Disc specimens of three different methacrylate-based materials (Herculite Classic [Kerr Corporation, Orange, CA, USA], Durafill VS [Heraeus Kulzer GmbH & Co., Wehrheim, Germany], and Luna [SDI Ltd., Bayswater, Victoria, Australia]) (Table 1) were constructed with the aid of a polytetrafluorethylene matrix. All specimens were prepared under conditions of controlled humidity (%) and temperature (°C). Ten disk specimens, 8 mm in diameter and 1 mm in thickness, were prepared for each material.

Table 1: Name, material type, and manufacturer of the resin composites tested.

The matrix was placed onto a microscope lamina of 1 mm in thickness, followed by the insertion of the resin composite. Next, a polyester strip was placed onto the orifice of the matrix and another microscope lamina of the same thickness was positioned on top of it. The resin composite was then light-cured for 40 seconds with a halogen curing unit (Optilux Demetron 400; Kerr Corporation) at a irradiance of 700 mW/cm2.

Subsequently, the color of the resin was evaluated using the CIE-Lab system with the aid of a spectrophotometer (VITA Easyshade 3D Master; Vita Zahnfabrik, Bad Säckingen, Germany), in order to define a baseline color measurement. The specimens were then placed in water, cola-based soft drink, coffee, or wine for 1 hour every day, for 30 days. For the remaining hours, the specimens were stored in distilled water. Their color parameters were then evaluated after 7 and 30 days. After 30 days, the specimens were polished with coarse Sof-Lex disc and again submitted to color evaluation. In the control group, the specimens were immersed in water for the whole period.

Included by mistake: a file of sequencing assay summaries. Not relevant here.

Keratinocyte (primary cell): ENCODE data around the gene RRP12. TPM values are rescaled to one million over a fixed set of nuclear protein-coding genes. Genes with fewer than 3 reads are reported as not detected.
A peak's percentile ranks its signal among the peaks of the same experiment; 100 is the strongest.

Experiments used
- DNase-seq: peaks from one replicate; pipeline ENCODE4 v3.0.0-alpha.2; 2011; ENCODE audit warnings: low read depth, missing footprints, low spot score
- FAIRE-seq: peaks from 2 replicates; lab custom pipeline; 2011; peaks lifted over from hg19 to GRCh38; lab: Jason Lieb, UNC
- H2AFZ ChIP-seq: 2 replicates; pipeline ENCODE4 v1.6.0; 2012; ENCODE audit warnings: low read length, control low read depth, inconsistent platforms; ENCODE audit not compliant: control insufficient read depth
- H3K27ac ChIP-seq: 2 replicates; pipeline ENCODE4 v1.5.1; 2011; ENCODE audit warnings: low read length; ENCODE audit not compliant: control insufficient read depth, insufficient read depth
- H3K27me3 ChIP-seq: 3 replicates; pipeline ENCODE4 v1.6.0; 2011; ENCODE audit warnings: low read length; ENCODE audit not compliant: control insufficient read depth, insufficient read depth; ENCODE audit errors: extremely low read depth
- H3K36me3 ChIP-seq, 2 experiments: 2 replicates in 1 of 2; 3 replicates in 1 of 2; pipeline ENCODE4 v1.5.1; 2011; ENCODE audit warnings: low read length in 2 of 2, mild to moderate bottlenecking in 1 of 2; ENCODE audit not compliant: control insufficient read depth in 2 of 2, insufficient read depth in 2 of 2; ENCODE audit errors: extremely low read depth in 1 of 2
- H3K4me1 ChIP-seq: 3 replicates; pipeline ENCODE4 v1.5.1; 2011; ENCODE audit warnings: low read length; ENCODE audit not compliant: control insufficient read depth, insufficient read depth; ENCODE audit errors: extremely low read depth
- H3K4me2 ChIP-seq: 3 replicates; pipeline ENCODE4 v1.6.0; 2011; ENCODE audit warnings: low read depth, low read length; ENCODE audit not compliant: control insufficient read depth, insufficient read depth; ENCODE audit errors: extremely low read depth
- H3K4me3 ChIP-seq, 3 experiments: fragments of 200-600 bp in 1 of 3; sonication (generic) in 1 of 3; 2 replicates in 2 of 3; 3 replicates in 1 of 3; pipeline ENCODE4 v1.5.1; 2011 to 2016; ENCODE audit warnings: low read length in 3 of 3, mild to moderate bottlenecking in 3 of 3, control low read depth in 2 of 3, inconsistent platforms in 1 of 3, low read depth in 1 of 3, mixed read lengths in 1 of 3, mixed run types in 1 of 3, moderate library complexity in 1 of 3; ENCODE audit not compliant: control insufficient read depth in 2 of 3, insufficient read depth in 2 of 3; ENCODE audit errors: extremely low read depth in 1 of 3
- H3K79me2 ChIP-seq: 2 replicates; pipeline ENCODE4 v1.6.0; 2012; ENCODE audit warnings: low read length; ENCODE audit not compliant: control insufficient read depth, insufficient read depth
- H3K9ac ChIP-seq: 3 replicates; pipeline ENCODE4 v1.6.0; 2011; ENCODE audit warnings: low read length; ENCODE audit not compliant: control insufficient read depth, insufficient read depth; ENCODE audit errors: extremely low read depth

The CIE parameter corresponds to the degree of lightness and darkness, whereas and coordinates correspond to red or green ( = red, = green) and yellow or blue ( = yellow, = blue), respectively. These coordinates were used to calculate the color difference () between the baseline color measurement (24 hours after photo-curing) and color measurements after storage for 7 and 30 days and after polishing. Before each color measurement, the immersed specimens were dried with absorbent paper. The for each experimental time was calculated using the following:

In which , , and represent the differences between the readings of the color parameters obtained from the specimens under the different conditions evaluated. The results of were analyzed by two-way ANOVA with repeated measures and Tukey’s HSD test ().

3. Results

The mean and standard deviation values of are presented in Table 2. Statistical analysis indicated significant differences for all the main factors, double and triple interactions ().